Robinson, Daniel and Kotonya, Gerald (2009) An integrated framework for ensuring runtime quality in service-oriented systems. PhD thesis, Lancaster University.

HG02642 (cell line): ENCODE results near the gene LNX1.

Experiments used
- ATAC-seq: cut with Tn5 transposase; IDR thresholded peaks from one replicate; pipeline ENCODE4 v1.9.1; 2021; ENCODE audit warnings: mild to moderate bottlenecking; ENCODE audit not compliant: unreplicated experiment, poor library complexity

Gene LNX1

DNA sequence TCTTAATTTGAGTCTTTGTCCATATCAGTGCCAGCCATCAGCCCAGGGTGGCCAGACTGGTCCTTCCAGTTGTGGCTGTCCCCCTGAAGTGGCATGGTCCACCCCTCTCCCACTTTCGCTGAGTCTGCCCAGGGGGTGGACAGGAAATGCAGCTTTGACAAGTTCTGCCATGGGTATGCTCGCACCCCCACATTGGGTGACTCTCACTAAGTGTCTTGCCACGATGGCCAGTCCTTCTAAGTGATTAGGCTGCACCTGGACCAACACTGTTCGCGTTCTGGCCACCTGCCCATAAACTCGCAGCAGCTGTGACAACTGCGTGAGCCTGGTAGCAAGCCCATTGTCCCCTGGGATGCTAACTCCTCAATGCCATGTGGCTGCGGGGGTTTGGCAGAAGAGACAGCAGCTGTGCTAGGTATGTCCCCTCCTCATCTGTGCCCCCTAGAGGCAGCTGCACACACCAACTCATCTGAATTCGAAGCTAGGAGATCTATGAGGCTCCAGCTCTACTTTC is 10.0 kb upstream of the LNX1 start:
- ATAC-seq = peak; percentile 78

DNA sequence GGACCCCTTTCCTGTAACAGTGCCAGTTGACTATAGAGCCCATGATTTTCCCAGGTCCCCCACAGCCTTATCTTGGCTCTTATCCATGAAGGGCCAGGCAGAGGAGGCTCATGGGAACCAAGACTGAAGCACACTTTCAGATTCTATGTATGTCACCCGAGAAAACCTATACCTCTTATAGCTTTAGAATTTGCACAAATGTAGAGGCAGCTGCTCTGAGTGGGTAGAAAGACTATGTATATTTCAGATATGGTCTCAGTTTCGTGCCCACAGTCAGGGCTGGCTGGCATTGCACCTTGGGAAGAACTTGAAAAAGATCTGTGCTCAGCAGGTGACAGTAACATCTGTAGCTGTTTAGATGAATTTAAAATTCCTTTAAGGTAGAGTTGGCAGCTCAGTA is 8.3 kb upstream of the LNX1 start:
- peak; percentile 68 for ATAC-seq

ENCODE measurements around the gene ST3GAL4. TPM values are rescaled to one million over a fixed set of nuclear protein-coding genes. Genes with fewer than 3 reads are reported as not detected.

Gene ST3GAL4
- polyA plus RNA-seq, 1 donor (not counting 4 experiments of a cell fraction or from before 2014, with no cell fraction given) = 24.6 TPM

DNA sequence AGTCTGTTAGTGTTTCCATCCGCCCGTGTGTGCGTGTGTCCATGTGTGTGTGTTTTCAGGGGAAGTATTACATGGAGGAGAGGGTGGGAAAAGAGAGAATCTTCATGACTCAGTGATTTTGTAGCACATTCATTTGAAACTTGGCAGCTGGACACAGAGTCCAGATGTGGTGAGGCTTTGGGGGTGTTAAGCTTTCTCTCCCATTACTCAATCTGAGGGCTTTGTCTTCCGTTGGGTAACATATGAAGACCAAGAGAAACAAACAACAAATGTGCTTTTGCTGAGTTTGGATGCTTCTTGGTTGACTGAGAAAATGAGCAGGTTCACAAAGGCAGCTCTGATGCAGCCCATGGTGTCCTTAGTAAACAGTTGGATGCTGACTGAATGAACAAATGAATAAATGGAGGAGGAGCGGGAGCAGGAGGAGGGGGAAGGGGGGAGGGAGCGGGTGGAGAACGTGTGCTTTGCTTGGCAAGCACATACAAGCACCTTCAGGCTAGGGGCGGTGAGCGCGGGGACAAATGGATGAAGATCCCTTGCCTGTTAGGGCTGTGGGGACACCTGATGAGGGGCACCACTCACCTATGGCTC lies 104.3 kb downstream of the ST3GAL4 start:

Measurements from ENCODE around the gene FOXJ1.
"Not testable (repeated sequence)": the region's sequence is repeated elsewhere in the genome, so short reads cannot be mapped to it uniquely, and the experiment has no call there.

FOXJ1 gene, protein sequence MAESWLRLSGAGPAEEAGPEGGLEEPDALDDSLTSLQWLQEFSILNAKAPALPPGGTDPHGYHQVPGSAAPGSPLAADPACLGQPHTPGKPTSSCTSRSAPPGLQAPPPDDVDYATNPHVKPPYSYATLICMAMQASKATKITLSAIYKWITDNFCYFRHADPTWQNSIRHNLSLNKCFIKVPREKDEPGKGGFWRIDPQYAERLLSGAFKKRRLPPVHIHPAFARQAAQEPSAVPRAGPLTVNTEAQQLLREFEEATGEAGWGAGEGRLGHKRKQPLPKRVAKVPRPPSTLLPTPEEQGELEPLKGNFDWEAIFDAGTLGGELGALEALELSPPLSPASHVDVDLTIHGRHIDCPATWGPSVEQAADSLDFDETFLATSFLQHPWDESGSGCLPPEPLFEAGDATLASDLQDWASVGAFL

As a relatively new software model, there remain many challenges in realising a true service-oriented vision. The service-oriented systems which underpin modern business processes must be able to react to constantly changing environments and business requirements. The quality of a service-oriented system depends not only on the quality of service (QoS) provided by services, but on the interdependencies between services, resource constraints imposed by the runtime environment, and events such as network outages. It is difficult to anticipate the impact that many of these emergent factors will have on the behaviour of the system. The third-party nature of software services also presents the service consumer with limited control over the quality of a system. Existing quality assurance initiatives for service-oriented systems are currently limited in the service quality control they offer the consumer, provide poor support for expressing quality characteristics, provide poor support for quality assurance at runtime, provide poor support for resource-restricted systems, and offer limited scope for integration and customisation to provide an end-to-end quality assurance solution. To address these issues, this thesis presents the development of an integrated quality assurance framework, which combines quality assurance approaches from the service description and selection, service monitoring, service negotiation, and reputation system domains. The approach is illustrated with a series of service-oriented experiments, which evaluate the role of the framework in the system quality assurance process.
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